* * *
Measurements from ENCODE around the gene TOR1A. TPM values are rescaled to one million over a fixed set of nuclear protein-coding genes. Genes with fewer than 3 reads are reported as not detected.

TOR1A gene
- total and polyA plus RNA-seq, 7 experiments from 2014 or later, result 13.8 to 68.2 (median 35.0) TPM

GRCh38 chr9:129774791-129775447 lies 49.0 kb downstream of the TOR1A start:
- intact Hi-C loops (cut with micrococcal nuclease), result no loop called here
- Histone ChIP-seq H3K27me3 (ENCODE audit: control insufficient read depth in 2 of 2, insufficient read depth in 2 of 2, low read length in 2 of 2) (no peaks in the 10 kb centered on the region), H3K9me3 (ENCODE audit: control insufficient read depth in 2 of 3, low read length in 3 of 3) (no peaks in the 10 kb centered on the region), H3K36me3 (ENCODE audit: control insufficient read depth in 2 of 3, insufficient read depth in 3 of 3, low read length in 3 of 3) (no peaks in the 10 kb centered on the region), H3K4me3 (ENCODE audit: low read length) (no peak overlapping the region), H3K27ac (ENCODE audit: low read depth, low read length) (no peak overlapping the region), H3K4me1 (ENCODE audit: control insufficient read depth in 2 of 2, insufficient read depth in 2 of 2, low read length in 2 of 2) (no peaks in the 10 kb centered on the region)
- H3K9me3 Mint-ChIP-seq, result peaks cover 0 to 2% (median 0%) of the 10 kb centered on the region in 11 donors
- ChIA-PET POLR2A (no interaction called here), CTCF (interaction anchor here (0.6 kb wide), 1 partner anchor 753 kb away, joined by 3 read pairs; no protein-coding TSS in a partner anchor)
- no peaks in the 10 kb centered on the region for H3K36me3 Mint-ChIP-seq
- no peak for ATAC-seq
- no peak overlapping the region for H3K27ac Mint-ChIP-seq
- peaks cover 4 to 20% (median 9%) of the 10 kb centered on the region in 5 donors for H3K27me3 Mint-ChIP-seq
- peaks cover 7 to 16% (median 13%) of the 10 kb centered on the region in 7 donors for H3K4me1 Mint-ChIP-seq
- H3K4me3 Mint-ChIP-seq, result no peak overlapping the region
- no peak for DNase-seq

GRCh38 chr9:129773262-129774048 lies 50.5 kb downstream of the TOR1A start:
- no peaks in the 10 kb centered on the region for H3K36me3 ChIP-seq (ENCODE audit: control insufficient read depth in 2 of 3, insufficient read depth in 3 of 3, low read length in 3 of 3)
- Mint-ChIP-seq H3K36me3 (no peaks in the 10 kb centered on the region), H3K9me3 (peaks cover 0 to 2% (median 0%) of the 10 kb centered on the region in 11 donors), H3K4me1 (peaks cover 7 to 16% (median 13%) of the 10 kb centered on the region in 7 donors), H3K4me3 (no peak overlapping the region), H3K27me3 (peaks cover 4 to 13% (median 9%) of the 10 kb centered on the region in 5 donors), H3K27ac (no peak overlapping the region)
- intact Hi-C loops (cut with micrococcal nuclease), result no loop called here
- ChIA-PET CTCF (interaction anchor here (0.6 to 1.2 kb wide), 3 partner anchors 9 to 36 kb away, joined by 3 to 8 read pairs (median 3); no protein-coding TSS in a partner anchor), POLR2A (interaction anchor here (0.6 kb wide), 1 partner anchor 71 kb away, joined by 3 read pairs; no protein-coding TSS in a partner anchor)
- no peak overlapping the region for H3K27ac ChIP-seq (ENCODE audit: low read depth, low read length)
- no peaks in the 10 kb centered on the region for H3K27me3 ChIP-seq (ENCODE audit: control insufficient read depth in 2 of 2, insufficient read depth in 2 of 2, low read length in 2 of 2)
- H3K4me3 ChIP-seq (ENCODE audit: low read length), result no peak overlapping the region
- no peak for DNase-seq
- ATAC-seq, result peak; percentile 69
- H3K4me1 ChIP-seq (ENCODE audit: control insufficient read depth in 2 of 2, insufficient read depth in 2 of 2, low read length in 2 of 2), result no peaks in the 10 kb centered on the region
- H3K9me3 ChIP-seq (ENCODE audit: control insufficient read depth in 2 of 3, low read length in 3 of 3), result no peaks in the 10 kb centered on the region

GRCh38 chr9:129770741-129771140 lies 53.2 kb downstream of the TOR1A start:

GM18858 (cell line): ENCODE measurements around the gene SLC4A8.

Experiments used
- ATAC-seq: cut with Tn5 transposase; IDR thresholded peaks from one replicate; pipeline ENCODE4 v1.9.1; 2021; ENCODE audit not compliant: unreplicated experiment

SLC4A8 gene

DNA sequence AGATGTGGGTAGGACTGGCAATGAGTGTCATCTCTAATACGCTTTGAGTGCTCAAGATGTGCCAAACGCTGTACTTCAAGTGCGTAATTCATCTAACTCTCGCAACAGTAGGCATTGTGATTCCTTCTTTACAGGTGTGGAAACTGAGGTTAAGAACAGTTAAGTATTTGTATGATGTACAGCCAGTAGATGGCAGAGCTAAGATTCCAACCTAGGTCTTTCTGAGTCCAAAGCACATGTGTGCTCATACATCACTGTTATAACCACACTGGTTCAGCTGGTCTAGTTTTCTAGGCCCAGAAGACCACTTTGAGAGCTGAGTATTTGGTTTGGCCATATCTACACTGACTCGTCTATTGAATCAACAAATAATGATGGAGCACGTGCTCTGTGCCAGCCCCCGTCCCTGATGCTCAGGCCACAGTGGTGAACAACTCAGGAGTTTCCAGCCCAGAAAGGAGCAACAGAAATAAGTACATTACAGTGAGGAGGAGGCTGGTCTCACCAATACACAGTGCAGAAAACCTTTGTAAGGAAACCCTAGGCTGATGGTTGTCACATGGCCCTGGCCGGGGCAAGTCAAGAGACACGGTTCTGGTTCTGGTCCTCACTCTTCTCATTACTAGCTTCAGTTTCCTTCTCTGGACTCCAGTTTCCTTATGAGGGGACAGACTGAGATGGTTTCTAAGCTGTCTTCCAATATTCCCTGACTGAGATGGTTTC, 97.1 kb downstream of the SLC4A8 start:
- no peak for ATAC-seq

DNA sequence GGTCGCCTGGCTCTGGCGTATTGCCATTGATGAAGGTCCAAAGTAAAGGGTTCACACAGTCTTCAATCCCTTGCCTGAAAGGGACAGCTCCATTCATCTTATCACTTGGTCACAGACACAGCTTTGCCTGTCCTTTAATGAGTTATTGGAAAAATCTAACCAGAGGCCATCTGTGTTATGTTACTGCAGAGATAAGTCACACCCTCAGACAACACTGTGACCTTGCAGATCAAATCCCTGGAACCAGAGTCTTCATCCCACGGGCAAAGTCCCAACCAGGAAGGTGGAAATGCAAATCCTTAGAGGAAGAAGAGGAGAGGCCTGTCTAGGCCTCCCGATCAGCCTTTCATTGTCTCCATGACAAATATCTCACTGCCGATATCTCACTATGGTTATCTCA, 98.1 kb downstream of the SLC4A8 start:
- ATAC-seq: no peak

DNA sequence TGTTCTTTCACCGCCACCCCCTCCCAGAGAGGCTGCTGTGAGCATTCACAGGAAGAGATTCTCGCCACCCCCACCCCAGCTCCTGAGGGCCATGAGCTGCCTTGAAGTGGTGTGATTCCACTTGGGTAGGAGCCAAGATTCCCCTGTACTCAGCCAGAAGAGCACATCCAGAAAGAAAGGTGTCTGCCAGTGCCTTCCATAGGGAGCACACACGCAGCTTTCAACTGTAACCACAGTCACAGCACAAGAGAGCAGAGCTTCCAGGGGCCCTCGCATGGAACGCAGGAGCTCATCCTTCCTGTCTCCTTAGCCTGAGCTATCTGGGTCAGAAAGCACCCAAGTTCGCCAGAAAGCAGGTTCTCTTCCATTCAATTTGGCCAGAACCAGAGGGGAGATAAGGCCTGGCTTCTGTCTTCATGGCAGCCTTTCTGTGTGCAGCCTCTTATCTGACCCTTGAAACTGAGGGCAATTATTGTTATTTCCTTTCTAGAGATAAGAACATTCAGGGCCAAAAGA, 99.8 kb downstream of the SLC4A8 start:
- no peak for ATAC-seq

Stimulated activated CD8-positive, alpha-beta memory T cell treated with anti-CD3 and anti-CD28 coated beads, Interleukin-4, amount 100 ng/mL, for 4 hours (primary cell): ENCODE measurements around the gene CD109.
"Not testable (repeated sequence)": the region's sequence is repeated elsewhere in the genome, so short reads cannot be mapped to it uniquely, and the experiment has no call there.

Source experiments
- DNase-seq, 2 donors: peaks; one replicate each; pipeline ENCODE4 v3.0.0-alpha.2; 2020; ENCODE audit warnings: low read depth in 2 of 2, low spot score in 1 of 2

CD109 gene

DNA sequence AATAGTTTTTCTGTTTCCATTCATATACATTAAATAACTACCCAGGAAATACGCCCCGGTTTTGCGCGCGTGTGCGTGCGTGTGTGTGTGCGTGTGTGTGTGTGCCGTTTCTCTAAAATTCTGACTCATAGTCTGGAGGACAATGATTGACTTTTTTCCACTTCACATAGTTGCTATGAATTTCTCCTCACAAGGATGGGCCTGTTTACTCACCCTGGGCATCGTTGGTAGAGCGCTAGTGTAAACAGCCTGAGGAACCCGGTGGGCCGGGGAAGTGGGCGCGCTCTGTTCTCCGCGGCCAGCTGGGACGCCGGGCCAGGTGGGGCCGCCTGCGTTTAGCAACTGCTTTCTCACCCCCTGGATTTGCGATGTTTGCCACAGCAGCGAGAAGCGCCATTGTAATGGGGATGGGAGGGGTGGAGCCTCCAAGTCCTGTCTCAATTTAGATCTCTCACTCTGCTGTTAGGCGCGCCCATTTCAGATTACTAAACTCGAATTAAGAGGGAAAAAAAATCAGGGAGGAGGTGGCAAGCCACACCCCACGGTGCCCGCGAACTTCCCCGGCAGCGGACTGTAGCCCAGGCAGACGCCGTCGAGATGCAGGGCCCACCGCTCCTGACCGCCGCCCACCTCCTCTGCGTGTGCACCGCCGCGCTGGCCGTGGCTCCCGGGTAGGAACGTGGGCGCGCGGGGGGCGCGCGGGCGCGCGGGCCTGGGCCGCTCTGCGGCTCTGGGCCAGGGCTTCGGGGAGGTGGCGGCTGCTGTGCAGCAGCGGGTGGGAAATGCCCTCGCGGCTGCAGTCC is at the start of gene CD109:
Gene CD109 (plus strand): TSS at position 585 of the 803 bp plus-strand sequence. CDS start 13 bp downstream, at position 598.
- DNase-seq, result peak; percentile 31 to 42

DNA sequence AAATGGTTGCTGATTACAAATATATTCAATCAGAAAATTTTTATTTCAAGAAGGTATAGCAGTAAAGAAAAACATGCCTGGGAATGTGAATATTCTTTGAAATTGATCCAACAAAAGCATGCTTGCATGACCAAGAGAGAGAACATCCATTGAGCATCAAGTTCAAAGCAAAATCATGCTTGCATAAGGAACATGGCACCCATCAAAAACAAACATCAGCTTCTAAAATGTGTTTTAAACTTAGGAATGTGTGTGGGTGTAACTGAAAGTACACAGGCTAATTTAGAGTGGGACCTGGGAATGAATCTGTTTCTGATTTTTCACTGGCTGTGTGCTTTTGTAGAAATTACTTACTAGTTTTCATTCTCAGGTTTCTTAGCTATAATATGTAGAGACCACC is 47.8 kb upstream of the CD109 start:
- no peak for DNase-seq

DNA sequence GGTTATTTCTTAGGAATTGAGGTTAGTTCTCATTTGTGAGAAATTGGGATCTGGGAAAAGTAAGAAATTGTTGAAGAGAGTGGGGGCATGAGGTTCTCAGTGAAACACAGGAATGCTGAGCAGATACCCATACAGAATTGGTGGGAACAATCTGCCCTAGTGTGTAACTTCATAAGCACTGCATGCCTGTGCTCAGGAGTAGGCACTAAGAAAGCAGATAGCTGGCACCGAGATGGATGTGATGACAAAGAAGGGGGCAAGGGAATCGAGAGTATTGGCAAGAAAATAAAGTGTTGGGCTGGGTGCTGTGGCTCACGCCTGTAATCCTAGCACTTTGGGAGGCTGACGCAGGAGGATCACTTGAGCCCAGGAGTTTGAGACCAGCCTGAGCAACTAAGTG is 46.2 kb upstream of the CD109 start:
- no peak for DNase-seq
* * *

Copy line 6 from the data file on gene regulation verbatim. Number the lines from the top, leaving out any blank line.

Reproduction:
- Histone ChIP-seq H3K27me3 (ENCODE audit: control insufficient read depth in 2 of 2, insufficient read depth in 2 of 2, low read length in 2 of 2) (no peaks in the 10 kb centered on the region), H3K9me3 (ENCODE audit: control insufficient read depth in 2 of 3, low read length in 3 of 3) (no peaks in the 10 kb centered on the region), H3K36me3 (ENCODE audit: control insufficient read depth in 2 of 3, insufficient read depth in 3 of 3, low read length in 3 of 3) (no peaks in the 10 kb centered on the region), H3K4me3 (ENCODE audit: low read length) (no peak overlapping the region), H3K27ac (ENCODE audit: low read depth, low read length) (no peak overlapping the region), H3K4me1 (ENCODE audit: control insufficient read depth in 2 of 2, insufficient read depth in 2 of 2, low read length in 2 of 2) (no peaks in the 10 kb centered on the region)